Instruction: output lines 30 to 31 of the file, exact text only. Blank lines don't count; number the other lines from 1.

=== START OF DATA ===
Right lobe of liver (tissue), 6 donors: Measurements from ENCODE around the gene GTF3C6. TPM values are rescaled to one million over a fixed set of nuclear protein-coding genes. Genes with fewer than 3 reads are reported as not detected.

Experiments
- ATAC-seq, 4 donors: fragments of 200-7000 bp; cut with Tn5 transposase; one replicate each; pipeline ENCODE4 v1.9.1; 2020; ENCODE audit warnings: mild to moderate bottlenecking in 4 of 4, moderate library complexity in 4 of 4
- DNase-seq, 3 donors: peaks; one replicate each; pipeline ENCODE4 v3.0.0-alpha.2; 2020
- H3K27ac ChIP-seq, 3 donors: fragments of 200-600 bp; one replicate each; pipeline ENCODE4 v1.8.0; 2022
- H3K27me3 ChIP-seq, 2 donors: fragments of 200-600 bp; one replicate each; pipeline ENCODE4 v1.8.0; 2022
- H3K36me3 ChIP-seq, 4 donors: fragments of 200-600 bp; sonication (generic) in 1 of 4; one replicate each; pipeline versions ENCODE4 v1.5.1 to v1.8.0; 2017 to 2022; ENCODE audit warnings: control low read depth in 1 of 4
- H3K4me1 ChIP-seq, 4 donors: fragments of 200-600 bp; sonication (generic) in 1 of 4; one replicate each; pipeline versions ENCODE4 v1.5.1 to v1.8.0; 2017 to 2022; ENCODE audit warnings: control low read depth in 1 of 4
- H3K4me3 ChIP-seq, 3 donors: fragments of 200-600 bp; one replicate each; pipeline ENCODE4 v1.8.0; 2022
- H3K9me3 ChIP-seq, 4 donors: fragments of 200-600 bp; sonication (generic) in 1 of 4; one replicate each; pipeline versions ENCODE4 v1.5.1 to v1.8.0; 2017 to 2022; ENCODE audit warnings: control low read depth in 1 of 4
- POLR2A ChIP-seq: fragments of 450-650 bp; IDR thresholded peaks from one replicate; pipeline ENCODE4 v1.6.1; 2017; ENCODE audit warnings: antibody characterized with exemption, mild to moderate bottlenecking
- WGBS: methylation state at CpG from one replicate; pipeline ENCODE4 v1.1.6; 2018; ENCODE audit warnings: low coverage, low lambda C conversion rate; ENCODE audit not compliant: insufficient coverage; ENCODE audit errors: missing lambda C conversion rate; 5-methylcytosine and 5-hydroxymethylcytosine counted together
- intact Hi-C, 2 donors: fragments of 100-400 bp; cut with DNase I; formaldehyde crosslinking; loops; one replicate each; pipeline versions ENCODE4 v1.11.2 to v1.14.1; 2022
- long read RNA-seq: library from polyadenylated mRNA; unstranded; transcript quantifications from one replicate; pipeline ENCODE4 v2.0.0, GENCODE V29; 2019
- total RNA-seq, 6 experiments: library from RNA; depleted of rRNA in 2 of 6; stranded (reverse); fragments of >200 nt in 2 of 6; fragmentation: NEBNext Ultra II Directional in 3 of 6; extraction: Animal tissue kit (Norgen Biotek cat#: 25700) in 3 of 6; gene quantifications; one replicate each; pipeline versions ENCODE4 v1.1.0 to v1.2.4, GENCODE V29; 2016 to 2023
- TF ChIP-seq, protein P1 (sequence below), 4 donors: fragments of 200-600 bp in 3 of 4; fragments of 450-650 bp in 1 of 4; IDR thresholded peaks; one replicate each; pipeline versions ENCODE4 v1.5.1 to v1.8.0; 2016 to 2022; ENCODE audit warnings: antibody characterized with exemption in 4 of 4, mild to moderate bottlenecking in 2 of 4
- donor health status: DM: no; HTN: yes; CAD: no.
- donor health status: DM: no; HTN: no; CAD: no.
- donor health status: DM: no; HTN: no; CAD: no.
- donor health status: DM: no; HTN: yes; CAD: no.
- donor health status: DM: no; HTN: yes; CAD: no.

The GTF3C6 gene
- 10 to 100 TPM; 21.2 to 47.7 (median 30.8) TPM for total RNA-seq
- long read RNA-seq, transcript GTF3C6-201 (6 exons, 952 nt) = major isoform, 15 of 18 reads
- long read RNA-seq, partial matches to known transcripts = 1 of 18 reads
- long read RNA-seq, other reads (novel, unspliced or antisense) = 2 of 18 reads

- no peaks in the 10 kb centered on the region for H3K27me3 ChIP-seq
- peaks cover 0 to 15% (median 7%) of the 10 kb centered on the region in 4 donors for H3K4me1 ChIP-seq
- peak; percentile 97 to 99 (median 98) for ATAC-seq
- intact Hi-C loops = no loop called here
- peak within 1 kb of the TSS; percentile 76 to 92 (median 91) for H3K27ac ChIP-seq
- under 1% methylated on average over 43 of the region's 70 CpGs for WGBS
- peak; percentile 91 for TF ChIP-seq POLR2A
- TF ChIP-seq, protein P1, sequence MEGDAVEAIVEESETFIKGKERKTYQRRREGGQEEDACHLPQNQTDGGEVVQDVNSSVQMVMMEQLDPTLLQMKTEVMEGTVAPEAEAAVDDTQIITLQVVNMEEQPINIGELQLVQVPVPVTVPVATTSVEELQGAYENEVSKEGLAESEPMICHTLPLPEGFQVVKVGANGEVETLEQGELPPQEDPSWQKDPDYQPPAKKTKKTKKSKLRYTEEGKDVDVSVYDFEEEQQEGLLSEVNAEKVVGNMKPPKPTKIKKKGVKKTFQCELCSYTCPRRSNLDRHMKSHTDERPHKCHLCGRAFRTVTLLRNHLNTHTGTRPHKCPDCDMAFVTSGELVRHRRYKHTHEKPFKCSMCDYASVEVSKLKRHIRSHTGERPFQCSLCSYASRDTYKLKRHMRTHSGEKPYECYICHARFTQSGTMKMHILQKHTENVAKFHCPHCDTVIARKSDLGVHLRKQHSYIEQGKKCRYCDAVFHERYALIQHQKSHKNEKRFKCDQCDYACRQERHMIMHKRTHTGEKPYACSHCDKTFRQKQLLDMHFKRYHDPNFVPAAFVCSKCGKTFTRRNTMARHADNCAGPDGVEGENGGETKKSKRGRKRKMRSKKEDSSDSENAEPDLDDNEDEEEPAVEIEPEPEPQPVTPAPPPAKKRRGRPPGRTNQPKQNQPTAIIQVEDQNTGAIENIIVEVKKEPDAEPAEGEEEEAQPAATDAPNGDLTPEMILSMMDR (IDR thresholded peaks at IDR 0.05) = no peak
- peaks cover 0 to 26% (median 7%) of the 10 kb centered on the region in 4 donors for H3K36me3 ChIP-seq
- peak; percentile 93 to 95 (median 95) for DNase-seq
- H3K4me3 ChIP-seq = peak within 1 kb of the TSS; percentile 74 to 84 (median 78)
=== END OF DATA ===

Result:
- intact Hi-C loops = no loop called here
- peak within 1 kb of the TSS; percentile 76 to 92 (median 91) for H3K27ac ChIP-seq